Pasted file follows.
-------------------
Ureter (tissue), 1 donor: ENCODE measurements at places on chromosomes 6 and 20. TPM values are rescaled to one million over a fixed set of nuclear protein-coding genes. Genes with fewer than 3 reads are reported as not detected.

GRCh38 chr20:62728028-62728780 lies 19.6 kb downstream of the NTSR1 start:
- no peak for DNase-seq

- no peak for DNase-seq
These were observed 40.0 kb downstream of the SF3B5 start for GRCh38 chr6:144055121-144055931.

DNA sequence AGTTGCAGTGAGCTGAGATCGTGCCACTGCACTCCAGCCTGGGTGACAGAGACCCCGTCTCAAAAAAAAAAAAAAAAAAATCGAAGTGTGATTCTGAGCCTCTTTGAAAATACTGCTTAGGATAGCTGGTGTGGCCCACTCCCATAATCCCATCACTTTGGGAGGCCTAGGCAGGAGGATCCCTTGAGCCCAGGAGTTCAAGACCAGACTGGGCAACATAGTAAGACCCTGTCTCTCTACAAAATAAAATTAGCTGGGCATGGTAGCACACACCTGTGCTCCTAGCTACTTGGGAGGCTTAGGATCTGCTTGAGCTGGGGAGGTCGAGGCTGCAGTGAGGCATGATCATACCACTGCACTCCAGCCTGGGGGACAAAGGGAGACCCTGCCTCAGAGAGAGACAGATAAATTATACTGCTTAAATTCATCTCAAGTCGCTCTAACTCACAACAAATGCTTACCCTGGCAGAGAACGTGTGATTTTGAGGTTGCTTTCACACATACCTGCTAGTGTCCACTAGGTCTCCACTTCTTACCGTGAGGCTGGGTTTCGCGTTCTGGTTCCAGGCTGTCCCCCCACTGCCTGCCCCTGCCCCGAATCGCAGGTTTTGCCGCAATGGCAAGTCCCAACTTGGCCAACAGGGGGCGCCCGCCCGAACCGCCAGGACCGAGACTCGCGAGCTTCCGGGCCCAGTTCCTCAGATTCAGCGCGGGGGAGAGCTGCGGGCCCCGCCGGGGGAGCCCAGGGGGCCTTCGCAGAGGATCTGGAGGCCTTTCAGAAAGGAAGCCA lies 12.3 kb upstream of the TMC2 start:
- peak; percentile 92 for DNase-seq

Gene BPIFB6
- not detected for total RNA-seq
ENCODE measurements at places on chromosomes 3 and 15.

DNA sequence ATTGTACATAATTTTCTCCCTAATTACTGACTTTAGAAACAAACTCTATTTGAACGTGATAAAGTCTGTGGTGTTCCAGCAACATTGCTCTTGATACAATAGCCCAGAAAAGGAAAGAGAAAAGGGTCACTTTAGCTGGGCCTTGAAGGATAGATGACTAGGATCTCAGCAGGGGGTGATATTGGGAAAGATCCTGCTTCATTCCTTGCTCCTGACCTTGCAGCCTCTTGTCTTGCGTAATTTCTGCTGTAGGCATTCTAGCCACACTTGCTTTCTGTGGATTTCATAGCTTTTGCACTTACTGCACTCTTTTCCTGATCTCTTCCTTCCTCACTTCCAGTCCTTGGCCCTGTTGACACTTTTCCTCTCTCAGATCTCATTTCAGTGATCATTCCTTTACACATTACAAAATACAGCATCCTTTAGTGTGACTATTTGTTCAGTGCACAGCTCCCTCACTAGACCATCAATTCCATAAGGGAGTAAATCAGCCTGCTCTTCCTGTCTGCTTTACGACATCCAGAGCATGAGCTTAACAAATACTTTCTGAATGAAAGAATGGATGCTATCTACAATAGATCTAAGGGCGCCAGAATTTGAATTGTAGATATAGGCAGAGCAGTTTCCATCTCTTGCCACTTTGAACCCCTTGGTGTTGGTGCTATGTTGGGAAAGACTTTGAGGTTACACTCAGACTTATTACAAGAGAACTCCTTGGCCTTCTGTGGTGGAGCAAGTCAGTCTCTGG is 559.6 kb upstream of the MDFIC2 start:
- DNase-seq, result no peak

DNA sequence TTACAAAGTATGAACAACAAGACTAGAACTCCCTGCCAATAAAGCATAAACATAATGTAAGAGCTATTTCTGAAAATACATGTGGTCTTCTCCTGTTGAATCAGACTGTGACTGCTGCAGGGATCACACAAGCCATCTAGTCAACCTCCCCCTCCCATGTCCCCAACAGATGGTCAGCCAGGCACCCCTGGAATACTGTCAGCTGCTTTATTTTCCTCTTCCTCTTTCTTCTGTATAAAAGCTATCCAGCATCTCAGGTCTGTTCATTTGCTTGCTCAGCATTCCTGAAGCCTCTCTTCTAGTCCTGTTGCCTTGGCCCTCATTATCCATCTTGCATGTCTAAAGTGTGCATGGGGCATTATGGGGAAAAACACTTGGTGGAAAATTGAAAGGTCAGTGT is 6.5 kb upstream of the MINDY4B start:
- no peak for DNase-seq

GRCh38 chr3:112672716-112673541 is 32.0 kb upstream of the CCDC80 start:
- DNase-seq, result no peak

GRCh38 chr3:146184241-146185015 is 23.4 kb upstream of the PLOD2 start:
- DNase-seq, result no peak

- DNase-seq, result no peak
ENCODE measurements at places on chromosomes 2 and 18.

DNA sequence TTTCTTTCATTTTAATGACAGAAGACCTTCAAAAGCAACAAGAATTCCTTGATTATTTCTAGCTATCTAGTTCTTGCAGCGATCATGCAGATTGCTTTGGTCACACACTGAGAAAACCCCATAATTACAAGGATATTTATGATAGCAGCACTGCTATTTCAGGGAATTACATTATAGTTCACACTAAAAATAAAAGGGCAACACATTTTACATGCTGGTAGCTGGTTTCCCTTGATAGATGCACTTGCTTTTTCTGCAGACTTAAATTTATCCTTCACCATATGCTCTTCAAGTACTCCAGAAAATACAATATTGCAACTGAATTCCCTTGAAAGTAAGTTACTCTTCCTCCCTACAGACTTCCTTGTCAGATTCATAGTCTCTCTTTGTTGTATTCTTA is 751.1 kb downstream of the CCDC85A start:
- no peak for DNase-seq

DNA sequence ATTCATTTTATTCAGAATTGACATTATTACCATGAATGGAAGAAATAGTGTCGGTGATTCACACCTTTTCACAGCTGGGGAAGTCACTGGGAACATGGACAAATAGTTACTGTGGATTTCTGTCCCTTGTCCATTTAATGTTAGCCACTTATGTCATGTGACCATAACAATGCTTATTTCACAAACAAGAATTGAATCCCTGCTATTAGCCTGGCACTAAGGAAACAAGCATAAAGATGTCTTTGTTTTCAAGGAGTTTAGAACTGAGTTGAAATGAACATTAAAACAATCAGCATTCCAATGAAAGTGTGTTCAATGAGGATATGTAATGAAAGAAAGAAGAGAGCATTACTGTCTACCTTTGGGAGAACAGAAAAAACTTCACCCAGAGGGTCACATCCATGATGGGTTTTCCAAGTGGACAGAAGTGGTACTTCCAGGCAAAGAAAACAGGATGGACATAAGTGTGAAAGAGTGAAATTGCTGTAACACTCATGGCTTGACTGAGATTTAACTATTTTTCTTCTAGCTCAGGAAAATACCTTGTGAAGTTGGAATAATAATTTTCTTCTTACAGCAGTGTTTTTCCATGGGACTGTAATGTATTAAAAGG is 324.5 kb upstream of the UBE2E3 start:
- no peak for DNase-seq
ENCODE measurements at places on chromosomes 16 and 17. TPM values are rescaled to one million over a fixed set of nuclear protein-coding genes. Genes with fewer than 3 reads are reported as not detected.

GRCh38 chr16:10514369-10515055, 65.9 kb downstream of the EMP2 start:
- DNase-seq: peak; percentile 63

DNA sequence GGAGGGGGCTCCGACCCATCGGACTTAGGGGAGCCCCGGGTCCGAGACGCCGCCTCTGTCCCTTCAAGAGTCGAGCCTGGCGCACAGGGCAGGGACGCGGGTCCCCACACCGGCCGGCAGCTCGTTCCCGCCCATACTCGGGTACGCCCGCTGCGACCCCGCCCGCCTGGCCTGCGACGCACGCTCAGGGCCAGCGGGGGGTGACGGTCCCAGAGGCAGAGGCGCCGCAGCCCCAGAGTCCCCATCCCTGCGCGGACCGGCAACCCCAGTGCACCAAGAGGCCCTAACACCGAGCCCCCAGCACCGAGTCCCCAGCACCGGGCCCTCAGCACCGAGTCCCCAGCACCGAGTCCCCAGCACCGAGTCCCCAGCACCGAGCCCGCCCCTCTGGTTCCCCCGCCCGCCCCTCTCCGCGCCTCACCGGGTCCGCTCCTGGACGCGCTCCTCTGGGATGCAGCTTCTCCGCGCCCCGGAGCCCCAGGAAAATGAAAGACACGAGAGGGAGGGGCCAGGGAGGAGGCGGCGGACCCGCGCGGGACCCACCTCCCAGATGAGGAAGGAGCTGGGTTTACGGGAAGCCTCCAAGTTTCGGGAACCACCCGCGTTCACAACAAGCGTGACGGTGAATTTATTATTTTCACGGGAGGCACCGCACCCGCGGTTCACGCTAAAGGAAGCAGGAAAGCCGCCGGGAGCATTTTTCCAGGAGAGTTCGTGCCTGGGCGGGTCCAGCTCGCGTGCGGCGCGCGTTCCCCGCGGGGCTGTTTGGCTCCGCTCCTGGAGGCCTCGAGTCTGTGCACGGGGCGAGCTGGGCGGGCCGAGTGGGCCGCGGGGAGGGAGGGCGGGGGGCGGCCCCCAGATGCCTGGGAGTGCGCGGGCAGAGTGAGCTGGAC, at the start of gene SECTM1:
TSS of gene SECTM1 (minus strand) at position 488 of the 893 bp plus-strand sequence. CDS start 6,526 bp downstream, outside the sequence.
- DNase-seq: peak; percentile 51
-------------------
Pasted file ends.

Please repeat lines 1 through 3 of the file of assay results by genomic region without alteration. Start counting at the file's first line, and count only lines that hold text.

Ureter (tissue), 1 donor: ENCODE measurements at places on chromosomes 6 and 20. TPM values are rescaled to one million over a fixed set of nuclear protein-coding genes. Genes with fewer than 3 reads are reported as not detected.

GRCh38 chr20:62728028-62728780 lies 19.6 kb downstream of the NTSR1 start:
- no peak for DNase-seq